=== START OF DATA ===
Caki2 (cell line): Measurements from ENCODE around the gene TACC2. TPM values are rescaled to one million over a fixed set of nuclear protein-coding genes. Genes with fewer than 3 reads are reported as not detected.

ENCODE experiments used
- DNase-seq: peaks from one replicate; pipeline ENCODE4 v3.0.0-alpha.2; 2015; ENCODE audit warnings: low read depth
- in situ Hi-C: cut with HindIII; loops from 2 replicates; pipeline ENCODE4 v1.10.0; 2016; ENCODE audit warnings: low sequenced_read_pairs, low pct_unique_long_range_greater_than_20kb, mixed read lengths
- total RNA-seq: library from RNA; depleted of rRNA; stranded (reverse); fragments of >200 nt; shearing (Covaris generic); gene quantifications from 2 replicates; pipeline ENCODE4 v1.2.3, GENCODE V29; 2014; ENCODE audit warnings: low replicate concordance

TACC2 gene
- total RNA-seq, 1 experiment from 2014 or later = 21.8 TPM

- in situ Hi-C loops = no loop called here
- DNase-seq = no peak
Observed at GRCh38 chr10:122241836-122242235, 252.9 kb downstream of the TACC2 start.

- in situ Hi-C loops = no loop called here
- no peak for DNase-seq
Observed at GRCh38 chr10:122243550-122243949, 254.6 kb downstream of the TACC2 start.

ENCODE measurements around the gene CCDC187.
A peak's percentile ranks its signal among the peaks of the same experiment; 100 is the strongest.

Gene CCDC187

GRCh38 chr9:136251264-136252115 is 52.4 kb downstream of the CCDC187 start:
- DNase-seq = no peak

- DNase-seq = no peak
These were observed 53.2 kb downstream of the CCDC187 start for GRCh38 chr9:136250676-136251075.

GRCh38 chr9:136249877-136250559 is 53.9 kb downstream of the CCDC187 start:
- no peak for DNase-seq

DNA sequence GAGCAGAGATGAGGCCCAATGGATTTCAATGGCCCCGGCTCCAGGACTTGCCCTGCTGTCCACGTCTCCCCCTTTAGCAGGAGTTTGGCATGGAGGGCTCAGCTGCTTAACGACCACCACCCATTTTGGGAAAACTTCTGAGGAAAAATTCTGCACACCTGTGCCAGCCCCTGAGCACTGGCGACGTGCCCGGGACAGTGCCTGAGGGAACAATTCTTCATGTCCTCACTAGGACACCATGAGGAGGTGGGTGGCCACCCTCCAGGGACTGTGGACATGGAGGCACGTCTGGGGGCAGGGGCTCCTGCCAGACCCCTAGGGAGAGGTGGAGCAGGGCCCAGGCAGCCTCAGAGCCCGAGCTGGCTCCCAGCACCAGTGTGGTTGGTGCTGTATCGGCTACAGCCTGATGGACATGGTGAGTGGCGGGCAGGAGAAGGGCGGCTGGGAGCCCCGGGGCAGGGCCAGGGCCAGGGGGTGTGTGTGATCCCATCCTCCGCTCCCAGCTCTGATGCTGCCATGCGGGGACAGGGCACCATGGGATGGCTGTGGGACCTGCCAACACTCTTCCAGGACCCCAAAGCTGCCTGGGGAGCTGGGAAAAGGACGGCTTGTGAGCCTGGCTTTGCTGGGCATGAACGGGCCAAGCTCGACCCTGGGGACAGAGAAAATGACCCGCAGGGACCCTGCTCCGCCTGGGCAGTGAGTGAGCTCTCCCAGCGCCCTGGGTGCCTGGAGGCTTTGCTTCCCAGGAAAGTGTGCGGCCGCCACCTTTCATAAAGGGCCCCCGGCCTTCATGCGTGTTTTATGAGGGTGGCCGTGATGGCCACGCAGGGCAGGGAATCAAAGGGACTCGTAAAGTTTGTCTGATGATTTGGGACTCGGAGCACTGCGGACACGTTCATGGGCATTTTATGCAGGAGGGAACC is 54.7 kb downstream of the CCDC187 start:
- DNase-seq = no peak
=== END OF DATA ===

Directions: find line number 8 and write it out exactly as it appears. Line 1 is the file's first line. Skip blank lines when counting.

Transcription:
- in situ Hi-C loops = no loop called here